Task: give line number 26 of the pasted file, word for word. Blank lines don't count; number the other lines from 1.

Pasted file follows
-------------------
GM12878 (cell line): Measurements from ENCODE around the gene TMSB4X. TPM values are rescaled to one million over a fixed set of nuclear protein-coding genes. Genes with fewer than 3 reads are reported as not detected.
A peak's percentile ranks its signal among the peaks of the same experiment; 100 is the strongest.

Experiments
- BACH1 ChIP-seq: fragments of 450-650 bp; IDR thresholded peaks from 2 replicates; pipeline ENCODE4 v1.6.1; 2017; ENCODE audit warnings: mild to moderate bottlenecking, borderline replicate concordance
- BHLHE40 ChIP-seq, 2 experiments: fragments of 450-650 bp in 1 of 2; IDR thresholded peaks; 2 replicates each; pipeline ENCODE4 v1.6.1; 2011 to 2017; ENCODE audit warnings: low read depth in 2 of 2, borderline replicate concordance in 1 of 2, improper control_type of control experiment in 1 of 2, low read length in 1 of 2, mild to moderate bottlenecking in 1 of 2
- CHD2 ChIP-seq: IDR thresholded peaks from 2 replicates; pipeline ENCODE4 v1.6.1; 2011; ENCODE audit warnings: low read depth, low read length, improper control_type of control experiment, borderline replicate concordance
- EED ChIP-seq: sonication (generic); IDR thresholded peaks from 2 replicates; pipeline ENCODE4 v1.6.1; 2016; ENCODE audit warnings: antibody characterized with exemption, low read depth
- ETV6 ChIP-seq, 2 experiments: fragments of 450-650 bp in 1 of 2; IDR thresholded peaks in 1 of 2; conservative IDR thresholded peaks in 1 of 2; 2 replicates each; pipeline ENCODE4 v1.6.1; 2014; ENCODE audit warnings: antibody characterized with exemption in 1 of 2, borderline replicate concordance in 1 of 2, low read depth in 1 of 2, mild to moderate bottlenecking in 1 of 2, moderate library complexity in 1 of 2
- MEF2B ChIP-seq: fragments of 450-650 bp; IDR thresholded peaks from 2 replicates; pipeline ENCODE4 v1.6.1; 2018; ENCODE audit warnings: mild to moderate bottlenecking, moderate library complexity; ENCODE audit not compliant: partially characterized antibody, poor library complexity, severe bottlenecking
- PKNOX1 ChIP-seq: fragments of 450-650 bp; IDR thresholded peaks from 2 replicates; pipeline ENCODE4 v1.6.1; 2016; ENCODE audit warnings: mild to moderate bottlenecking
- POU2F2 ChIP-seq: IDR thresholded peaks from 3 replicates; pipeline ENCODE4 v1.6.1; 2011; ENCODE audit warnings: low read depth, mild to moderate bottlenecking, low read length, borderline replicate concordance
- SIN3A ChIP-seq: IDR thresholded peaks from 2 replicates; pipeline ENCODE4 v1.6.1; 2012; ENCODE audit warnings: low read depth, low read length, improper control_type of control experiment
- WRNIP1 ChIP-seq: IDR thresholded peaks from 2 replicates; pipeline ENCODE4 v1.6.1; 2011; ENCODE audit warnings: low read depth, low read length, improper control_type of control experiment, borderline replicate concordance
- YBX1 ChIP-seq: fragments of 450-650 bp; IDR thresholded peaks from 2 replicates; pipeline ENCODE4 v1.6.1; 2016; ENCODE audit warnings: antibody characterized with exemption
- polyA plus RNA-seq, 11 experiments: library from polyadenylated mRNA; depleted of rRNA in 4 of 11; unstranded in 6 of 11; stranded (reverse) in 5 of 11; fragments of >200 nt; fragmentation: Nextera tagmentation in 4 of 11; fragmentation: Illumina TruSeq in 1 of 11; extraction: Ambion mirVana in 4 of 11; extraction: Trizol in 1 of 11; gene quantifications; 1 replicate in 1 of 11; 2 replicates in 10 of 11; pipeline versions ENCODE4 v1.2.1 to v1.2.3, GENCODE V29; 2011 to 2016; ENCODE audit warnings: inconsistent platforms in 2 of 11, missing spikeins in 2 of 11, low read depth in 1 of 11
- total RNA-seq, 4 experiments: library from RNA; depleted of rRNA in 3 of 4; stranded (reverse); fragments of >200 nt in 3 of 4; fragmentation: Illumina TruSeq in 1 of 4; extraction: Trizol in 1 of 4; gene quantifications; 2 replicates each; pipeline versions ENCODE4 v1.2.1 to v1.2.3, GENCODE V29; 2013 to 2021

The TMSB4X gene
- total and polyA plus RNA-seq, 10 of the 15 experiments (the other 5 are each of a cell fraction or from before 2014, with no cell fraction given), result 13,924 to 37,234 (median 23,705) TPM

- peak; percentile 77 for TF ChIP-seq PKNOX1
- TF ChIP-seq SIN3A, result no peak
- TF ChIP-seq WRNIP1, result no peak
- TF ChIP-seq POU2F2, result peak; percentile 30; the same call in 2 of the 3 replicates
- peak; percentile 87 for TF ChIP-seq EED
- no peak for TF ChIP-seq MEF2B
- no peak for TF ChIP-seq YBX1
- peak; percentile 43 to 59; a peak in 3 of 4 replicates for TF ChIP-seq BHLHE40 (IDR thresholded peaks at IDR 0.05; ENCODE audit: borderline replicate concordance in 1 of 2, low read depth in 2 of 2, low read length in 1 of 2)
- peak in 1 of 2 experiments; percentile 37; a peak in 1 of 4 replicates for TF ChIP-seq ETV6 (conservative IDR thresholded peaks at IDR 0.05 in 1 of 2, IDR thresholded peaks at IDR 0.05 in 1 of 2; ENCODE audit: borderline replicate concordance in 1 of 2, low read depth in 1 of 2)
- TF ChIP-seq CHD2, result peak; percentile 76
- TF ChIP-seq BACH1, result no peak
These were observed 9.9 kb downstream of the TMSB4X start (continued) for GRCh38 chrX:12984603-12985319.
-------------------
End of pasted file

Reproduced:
- peak; percentile 43 to 59; a peak in 3 of 4 replicates for TF ChIP-seq BHLHE40 (IDR thresholded peaks at IDR 0.05; ENCODE audit: borderline replicate concordance in 1 of 2, low read depth in 2 of 2, low read length in 1 of 2)